De tips voor het duiken zijn het belangrijkste voor je fotografie tijdens het muck duiken. Het fotograferen in het zand en in het slib zijn min of meer hetzelfde als alle andere omgevingen waar je in fotografeert. Omdat de omgeving zo uniek is, zijn er een paar dingen om extra aandacht aan te besteden.
Familiarise yourself in advance with what to expect in the area. Which critters are mainly there and how do they behave. Are they easy to approach or very shy?
You could even make a "wish list" of critters you would really like to see. Your divemaster or dive guide can then help you find them. By diving with a specific photography goal, you will be better prepared for the perfect shot!
Is your photo subject not in the ideal spot? Is it hiding under a rock or ledge so you can't aim your torch properly? Or is he facing the wrong way? Then you can do two things. Wait for it to turn around/move or swim on. It is not good diving etiquette to touch animals and it can also be dangerous. Some animals are poisonous. Besides, you are wasting precious dive time by taking a picture which is likely to be nothing anyway. Swim on and use your air on a critter that is more cooperative.
Take a few test shots on a stone or from your hand. That way you know you already have a good basic setting on your camera and flash light. Do you see the perfect critter and only have 1 shot? Then that photo is more likely to succeed.
Look at your photo subject from a distance and try to think in advance how and from where you want to take the picture. Can you swim easily in front of it? Or do you need to aim a bit from above? If you have thought about what you want to do beforehand, you can then slowly swim towards your photo model.
Use a focus light, it can help you direct your light properly and it helps your camera focus better. Your camera can sometimes have trouble focusing in low light and/or well-camouflaged animals.
Take your time to approach your photo subject calmly. Swimming towards it quickly never works, the creature is always faster than you can shoot.
Low, lower, lowest. Try to get to your subject's eye level and shoot from there. That can be a challenge with those little critters. Here you will find out how important buoyancy and trim are. How low to the bottom can you get without blowing up sand/dust?
Camera setup: wide-angle or macro?
Muck diving is all about small critters. Definitely macro then! For your interchangeable-lens camera, a 60 mm macro lens is a good starting point. Most critters in the sand rely on their camouflage and are reasonably approachable. If you shoot underwater with a compact camera, your macro mode is definitely a good option. For all types of cameras, you can choose wet lenses/diopters, which you can screw onto the front of your camera port. With these, you can again vary your image further, for example super-macro. You also reduce your focus distance, allowing you to get even closer to your photo subject.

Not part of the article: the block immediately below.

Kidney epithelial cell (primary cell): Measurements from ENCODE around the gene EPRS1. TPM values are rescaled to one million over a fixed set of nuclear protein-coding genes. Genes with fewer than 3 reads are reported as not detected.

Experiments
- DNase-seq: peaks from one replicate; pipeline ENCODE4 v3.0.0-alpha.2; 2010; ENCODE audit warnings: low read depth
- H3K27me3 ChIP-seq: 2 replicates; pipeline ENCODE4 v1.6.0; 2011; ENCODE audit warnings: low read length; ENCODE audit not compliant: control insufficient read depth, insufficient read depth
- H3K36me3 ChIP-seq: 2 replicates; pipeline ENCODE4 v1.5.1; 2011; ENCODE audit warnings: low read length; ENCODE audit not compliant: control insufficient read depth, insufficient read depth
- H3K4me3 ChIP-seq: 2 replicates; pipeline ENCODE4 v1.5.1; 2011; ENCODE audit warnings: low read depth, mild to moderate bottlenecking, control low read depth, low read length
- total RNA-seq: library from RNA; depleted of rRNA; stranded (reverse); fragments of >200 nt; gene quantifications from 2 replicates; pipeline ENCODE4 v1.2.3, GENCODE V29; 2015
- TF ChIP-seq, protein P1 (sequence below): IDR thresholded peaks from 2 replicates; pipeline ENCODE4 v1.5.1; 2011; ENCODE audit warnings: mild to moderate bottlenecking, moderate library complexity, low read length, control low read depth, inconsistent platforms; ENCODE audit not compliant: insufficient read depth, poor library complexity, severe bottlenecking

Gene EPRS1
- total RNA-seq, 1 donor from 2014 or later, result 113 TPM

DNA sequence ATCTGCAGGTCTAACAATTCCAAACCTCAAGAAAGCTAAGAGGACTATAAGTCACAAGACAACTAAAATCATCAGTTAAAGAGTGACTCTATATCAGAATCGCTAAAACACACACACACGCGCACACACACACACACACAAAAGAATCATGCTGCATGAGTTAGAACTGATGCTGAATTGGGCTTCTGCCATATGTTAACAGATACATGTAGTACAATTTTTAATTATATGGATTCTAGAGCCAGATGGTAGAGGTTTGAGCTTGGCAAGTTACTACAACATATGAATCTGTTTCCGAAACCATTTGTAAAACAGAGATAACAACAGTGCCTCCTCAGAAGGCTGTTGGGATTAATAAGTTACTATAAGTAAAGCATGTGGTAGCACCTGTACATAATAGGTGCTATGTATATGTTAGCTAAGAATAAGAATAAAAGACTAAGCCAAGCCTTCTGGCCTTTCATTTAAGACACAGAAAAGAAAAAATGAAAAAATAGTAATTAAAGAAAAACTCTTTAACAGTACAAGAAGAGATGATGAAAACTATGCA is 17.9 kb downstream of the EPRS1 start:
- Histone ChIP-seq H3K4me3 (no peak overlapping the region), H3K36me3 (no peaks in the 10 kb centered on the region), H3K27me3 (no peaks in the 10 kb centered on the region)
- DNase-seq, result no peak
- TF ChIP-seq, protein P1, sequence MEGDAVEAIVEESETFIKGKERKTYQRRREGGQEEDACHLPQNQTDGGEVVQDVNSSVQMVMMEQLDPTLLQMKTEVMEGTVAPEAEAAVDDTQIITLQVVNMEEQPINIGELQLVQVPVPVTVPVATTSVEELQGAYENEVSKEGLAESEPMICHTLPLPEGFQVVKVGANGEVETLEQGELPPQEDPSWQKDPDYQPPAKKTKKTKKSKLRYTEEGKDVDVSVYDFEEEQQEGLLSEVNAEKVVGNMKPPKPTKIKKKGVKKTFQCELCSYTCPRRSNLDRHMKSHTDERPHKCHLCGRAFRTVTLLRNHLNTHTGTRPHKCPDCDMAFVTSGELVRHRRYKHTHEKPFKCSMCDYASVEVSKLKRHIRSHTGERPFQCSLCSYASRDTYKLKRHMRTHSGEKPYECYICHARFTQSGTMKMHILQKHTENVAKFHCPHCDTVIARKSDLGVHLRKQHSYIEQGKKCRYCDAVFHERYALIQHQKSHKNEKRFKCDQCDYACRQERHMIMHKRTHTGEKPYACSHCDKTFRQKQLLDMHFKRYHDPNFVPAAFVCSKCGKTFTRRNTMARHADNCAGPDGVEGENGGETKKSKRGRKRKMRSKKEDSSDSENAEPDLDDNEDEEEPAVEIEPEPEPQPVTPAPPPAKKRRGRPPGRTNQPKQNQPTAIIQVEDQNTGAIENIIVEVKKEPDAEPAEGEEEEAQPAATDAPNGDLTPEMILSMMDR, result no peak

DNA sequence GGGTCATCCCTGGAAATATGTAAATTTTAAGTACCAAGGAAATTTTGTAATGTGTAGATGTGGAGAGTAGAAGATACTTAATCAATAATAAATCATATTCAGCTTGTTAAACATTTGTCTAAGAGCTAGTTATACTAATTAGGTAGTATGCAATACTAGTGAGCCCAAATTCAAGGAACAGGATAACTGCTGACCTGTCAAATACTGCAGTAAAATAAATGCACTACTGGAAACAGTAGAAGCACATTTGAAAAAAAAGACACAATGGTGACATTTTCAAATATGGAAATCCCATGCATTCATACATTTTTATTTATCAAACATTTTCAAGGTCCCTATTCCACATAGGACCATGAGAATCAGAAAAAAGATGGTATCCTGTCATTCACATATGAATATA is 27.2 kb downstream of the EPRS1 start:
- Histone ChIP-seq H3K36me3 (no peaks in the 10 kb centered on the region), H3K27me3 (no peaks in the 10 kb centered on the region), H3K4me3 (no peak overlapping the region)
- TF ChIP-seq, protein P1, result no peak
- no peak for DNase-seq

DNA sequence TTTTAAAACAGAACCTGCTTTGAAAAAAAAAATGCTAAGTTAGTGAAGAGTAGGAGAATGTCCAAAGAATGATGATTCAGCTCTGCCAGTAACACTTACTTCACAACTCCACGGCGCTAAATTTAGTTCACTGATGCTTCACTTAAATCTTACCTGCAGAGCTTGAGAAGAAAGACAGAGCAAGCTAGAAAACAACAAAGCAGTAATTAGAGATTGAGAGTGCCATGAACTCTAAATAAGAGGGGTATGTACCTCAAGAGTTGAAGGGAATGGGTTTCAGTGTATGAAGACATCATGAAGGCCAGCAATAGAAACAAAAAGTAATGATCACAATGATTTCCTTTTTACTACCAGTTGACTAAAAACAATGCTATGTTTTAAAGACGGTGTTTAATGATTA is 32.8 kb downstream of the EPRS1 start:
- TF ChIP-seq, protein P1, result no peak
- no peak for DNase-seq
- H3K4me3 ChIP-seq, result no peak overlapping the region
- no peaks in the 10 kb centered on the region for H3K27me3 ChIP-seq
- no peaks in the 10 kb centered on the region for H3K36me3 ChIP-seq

Ultimately, you shoot with what you have. Only have a wide angle? Then go for close focus - wide angle. You then shoot with your wide-angle at very close range, taking in the surroundings. That way, you can tell a nice story in your photo. You will not be able to photograph the smallest animals with this, you will need a macro lens or mode for that.
To photograph in the mud, you need flash light. Even if you swim relatively shallow, the dark surface swallows up all your light. You lose light, contrast and colour. You can choose a flash or video light, both work well.
Extra interesting lighting is created with a snoot. The snoot turns your light into a concentrated beam, literally and figuratively putting your subject in the spotlight. Besides allowing your subject to steal the show, a snoot allows you to hide the background by not exposing it. You then get a dark or even black background.
My camera setup for muck diving
To give you an example, I dive with a Sony A6500 in a Fantasea water house. I shoot 16-50 mm lens behind a flat port. I can use these for critters the size of my hand or larger, but the focus distance is actually a bit large. This means that the distance between the port and the animal is greater than I would actually like, so I have to be extra careful not to get any backscatter in the picture.
For anything smaller, I use Nauticam's macro converter, the CMC-1.
For macro, I generally use a regular flash and/or the Backscatter mini flash with snoot.
Other cool diving destinations for muck diving are: California, Blue Heron Bridge, Hawaii and Nelson Bay in Australia.
Eventually, you can "muck dive" anywhere you can find a sandy bottom. The question is whether you will see interesting creatures at all locations. After all, in Zeeland we also have sandy stretches, but you just don't find frogfishes there.
Give it a go, be curious and explore! And let me know what you photographed, because the second best thing after diving yourself is reading stories from others who dived beautifully!